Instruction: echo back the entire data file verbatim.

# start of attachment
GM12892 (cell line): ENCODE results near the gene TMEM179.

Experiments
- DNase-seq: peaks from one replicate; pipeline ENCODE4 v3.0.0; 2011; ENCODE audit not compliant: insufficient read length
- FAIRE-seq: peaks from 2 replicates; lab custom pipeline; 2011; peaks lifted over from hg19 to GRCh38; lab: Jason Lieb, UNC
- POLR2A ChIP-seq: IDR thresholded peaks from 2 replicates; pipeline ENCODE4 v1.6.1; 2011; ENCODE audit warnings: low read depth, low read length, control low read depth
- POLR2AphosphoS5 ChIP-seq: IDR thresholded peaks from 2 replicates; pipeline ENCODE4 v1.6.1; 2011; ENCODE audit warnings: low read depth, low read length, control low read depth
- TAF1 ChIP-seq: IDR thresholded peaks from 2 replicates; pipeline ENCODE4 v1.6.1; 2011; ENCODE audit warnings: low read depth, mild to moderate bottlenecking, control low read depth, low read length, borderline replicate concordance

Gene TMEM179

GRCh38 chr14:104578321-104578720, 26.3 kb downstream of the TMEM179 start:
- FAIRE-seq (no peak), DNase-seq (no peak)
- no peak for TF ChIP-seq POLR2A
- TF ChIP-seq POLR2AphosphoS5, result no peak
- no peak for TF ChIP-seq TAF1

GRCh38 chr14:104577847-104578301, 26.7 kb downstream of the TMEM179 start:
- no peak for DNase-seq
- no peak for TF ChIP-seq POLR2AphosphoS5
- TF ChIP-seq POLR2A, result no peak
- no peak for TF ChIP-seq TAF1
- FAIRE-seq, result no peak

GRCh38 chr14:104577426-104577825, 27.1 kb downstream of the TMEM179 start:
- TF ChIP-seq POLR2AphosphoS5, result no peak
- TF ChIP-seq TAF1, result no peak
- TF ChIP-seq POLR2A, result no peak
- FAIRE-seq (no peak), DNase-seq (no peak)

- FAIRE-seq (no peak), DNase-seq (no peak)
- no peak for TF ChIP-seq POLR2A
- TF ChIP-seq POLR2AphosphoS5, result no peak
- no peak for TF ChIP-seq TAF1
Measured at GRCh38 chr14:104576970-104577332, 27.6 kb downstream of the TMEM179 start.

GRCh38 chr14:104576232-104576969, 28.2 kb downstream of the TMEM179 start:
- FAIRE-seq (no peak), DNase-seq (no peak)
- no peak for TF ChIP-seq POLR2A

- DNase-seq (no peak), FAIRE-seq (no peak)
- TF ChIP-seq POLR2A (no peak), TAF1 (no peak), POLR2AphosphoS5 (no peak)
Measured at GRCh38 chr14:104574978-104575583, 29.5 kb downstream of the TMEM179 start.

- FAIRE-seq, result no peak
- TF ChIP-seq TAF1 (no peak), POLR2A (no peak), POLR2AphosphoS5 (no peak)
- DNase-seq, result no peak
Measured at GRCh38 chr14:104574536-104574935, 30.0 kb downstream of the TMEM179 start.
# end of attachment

GM12892 (cell line): ENCODE results near the gene TMEM179.

Experiments
- DNase-seq: peaks from one replicate; pipeline ENCODE4 v3.0.0; 2011; ENCODE audit not compliant: insufficient read length
- FAIRE-seq: peaks from 2 replicates; lab custom pipeline; 2011; peaks lifted over from hg19 to GRCh38; lab: Jason Lieb, UNC
- POLR2A ChIP-seq: IDR thresholded peaks from 2 replicates; pipeline ENCODE4 v1.6.1; 2011; ENCODE audit warnings: low read depth, low read length, control low read depth
- POLR2AphosphoS5 ChIP-seq: IDR thresholded peaks from 2 replicates; pipeline ENCODE4 v1.6.1; 2011; ENCODE audit warnings: low read depth, low read length, control low read depth
- TAF1 ChIP-seq: IDR thresholded peaks from 2 replicates; pipeline ENCODE4 v1.6.1; 2011; ENCODE audit warnings: low read depth, mild to moderate bottlenecking, control low read depth, low read length, borderline replicate concordance

Gene TMEM179

GRCh38 chr14:104578321-104578720, 26.3 kb downstream of the TMEM179 start:
- FAIRE-seq (no peak), DNase-seq (no peak)
- no peak for TF ChIP-seq POLR2A
- TF ChIP-seq POLR2AphosphoS5, result no peak
- no peak for TF ChIP-seq TAF1

GRCh38 chr14:104577847-104578301, 26.7 kb downstream of the TMEM179 start:
- no peak for DNase-seq
- no peak for TF ChIP-seq POLR2AphosphoS5
- TF ChIP-seq POLR2A, result no peak
- no peak for TF ChIP-seq TAF1
- FAIRE-seq, result no peak

GRCh38 chr14:104577426-104577825, 27.1 kb downstream of the TMEM179 start:
- TF ChIP-seq POLR2AphosphoS5, result no peak
- TF ChIP-seq TAF1, result no peak
- TF ChIP-seq POLR2A, result no peak
- FAIRE-seq (no peak), DNase-seq (no peak)

- FAIRE-seq (no peak), DNase-seq (no peak)
- no peak for TF ChIP-seq POLR2A
- TF ChIP-seq POLR2AphosphoS5, result no peak
- no peak for TF ChIP-seq TAF1
Measured at GRCh38 chr14:104576970-104577332, 27.6 kb downstream of the TMEM179 start.

GRCh38 chr14:104576232-104576969, 28.2 kb downstream of the TMEM179 start:
- FAIRE-seq (no peak), DNase-seq (no peak)
- no peak for TF ChIP-seq POLR2A

- DNase-seq (no peak), FAIRE-seq (no peak)
- TF ChIP-seq POLR2A (no peak), TAF1 (no peak), POLR2AphosphoS5 (no peak)
Measured at GRCh38 chr14:104574978-104575583, 29.5 kb downstream of the TMEM179 start.

- FAIRE-seq, result no peak
- TF ChIP-seq TAF1 (no peak), POLR2A (no peak), POLR2AphosphoS5 (no peak)
- DNase-seq, result no peak
Measured at GRCh38 chr14:104574536-104574935, 30.0 kb downstream of the TMEM179 start.